Athletes are already setting records and winning medals at the Tokyo Olympics. We look at where those representing the U.S. and China come from.
Chinese Students in U.S. Colleges
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It's graduation season. U.S. universities remain the top destination for international students, with over 800,00 active students pursuing post-secondary degrees in 2020. That was a 25% drop, in large part due to the pandemic. For more than a decade the greatest number of those students have come from China. The former number one source for international students, India, is more than 100,000 students behind China. A fifth of the Chinese students are studying in California, the most of any state. USC hosted the fourth most total international students and was the top school in California.
Students in the U.S. and China have different preferences for college majors. In the U.S., the top three choices are business, health, and social sciences, whereas in China, the top choices are software engineering, electronic engineering, and Chinese language and literature. A recent survey from the Chinese Ministry of Education, however, reports that nearly 70% of students choose majors without knowing much about them.
Studying abroad is a great route to developing a deeper understanding of others. Most Americans, however, don't study abroad and few study for academic credit in China. Over the last decade the number of Americans studying in China has dropped from 14,877 (2011-12) to 11,639 (2018-2019). Europe has long been the preferred destination for American students going abroad. In 2018-2019, 56% went to Europe. The bulk of American trade is with Asia, but just 12% of the Americans studying abroad went to Asia in 2018-2019.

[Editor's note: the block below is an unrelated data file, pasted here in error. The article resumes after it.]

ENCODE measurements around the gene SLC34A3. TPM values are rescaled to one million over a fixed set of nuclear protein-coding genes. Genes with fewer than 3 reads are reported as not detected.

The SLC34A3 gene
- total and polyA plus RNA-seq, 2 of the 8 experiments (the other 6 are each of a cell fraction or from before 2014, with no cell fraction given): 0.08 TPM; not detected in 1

Having many smart and able Chinese and others come to study in the U.S. has been a great asset for the U.S. A Paulson Institute study, for example, noted that 29% of those teaching courses on artificial intelligence in the U.S. earned their undergraduate degrees in China. The U.S. benefits from such a flow of talent. And those returning to China have had an opportunity to experience life in the U.S.
But many wonder if recent developments will cause some from China to look elsewhere to study. The rapid rise of hostility and even violence towards people of Asian ancestry has parents and students worried about day to day safety. And some people of Chinese ancestry worry that U.S. employers and the government may view them with suspicion simply because of their real or imagined ties to China. Prof. Xiaoxing Xi spoke about this at a recent USCI webinar.
Fewer Chinese undergraduates applied to U.S. universities for fall 2021. Of course, when students were applying last fall the U.S. was not even issuing visas. That changed in May and the U.S. is now issuing visas, though some applicants complain they have been denied visas due to their family backgrounds. U.S. officials stress that students are welcome, but must be transparent about their backgrounds and intended study. Americans overwhelmingly told Pew they favor welcoming students from abroad. But a majority also said they support limiting Chinese students in the U.S. Will U.S.-China rivalry harm the educational exchange that has clearly benefited both countries?
Professor Teresa Wright looks at how, when, and why Chinese individuals and groups have engaged in protests and how the targets of their complaints have responded; thus shedding light on the stability of China’s existing political system and its likely future trajectory.